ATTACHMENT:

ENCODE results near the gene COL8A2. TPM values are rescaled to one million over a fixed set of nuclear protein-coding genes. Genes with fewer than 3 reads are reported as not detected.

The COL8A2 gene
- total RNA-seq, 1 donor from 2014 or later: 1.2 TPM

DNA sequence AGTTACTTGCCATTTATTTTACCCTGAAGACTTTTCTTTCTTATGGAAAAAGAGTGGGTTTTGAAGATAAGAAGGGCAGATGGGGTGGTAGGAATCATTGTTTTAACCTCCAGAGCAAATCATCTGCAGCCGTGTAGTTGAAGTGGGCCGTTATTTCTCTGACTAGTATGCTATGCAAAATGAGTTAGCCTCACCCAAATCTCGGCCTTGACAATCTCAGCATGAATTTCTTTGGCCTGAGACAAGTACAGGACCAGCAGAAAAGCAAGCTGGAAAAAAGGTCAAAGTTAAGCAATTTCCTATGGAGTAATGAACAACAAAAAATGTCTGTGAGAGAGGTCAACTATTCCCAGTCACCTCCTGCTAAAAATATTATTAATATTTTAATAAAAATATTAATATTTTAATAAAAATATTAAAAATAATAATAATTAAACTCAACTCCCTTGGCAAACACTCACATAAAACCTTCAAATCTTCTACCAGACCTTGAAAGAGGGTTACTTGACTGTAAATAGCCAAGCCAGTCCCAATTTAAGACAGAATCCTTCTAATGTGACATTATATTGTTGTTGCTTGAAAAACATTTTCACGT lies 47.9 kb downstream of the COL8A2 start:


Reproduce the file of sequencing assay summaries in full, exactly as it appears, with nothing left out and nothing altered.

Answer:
ENCODE results near the gene COL8A2. TPM values are rescaled to one million over a fixed set of nuclear protein-coding genes. Genes with fewer than 3 reads are reported as not detected.

The COL8A2 gene
- total RNA-seq, 1 donor from 2014 or later: 1.2 TPM

DNA sequence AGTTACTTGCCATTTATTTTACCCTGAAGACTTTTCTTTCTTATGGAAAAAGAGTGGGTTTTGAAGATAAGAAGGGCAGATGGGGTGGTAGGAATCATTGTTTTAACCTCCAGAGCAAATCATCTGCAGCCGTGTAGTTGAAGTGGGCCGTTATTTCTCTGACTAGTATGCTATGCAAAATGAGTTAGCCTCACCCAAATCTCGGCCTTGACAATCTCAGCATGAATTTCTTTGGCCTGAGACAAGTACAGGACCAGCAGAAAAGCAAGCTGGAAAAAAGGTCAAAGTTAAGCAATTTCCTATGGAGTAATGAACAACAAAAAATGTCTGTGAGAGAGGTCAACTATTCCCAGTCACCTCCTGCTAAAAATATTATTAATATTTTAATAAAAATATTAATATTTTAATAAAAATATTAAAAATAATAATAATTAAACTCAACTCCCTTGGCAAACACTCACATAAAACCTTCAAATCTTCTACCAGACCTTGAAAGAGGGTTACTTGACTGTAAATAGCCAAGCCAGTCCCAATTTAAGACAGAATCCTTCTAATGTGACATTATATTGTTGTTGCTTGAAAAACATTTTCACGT lies 47.9 kb downstream of the COL8A2 start: